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South London Gallery, Peckham
29 January - 14 March 2010
Reviewed by: Sam Clift »
I’ve always been an admirer of Landy’s work, ever since he destroyed all his possessions in full view of the public in a laborious factory-style procedure in 2001 entitled Breakdown. His willingness to share his most intimate possessions, and to sacrifice them through a ritualistic act of destruction in the name of art was a very tall order. I wouldn’t want to have to rebuild my life again after that. But Landy had to.
This personal sacrifice is what sets the stage for his new drama, Art Bin. This time the role has been reversed. Bar the artist’s name, Landy has handed over the content of the performance to the public and the dumping of artwork in the ‘Bin’ to the technicians. The only identifiable association left of the artist is the concept.
What intrigued me initially about this exhibition, and was even more apparent on visiting the South London Gallery, was the performative nature of Art Bin. The piece actually began when the application process started back in December 2009, when Landy advertised for the public to submit artworks to be destroyed as part of his act. This process will still continue throughout the exhibition right up to the final day, as Landy selects from the submissions in the hope of filling his ‘monument to creative failure.’ The catch (there’s always a catch) is that works accepted are dependant upon medium, scale and ultimately taste. Though I guess if anything was accepted there would be all sorts of trash being entered. Imagine that. Although Landy does put the work through a selection process for exactly this reason. As stated in a recent interview with Metro: I’m eager for this not to be seen as some kind of project that seems to be saying contemporary art is rubbish.’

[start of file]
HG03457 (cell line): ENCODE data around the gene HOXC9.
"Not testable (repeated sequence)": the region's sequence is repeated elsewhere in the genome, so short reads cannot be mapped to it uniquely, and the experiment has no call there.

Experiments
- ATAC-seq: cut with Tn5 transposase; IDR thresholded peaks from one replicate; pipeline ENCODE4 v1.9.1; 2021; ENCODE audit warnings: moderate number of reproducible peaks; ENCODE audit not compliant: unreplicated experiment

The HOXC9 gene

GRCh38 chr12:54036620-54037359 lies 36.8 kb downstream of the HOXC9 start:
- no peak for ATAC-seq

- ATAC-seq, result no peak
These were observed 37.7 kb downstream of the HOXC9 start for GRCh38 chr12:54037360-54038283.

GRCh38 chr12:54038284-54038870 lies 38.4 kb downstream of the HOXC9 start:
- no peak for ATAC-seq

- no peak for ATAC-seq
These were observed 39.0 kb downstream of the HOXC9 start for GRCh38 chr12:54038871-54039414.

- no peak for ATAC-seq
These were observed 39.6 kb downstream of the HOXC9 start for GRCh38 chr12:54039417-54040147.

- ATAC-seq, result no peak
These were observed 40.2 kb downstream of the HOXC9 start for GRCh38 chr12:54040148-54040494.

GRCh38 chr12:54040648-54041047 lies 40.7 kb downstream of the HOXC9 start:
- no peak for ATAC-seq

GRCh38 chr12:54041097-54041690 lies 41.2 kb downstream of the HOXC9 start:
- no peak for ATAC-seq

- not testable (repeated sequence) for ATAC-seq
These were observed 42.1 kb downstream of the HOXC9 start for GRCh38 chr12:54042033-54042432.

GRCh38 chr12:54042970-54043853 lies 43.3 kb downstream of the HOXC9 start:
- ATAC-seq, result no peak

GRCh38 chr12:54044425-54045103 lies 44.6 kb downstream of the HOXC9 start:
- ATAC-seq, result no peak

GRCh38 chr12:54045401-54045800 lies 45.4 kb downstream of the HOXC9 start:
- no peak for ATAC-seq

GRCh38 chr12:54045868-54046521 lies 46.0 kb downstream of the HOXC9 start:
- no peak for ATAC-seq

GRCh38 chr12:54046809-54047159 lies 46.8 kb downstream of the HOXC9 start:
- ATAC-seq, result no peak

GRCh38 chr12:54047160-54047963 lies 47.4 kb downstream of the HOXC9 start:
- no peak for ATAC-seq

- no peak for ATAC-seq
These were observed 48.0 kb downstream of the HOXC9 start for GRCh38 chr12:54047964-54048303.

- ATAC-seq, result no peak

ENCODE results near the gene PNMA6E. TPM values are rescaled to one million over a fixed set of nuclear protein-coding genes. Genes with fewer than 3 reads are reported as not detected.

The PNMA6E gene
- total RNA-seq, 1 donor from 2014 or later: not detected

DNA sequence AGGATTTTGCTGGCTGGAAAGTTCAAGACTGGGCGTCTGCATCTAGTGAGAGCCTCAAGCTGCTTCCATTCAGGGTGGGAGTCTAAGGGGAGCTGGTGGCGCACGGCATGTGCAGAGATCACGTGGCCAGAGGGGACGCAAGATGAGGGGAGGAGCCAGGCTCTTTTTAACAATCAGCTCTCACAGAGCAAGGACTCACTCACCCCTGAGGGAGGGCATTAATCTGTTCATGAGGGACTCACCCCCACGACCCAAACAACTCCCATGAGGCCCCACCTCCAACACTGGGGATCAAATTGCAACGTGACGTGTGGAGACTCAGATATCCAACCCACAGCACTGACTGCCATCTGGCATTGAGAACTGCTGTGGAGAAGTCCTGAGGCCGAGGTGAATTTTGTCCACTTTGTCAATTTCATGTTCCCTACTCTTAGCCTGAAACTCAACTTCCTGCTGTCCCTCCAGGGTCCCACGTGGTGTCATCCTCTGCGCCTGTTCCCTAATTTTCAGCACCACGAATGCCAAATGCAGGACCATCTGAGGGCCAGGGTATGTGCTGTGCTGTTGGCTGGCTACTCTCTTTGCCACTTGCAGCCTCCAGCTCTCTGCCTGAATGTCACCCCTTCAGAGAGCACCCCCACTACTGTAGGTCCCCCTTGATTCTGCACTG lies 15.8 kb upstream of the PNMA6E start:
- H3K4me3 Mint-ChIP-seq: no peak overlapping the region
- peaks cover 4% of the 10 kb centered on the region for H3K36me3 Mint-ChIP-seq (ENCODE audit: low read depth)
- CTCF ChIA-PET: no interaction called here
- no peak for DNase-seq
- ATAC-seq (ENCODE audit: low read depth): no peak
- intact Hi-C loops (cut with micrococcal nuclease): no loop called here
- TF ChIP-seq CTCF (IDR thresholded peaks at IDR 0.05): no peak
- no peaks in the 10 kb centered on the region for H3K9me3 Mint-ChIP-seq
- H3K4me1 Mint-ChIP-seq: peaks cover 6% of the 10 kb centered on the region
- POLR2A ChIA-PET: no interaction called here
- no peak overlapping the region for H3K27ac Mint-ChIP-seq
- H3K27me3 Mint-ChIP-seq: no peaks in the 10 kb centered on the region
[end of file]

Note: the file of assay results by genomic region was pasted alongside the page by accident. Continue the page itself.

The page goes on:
On entering the room on the opening night, I was immediately struck by the huge metallic framed Perspex skip, which completely dominated the space with overpowering force with nothing but a 6ft wide walkway all the way round for manoeuvrability. It definitely had impact anyway. At the far end of the room there was a man on top of a stairway structure, built specifically for access to the Art Bin, throwing in a painting. On seeing this I was struck initially by two things: the size of the room, and the specific works being disposed of. The height of the room seemed of utmost importance to the work actually being destroyed, as more height equalled more force, rather than it landing softly and relatively intact. At regular intervals there were loud cheers as framed drawings and clay sculptures crashed into the bin, smashing into a thousand pieces and further damaging other work along with it. I do think this had something to do with the second part as well though – works by Julian Opie, Damien Hirst and Ian Davenport, to name but a few, were already in there. I was quite surprised by this initially, as it gave a kind of elitist aura to the performance, which seemed an irony given that I was lead to expect works from the general public, that I would not recognise, being thrown in. This division was heightened as the evening wore on, as people piled into the relatively tiny walk space we had to move around in. At times people were squashed against the glass as they tried to move past one another - my friend and I felt like cattle, whilst the fat cat sat in the middle of the room watching us.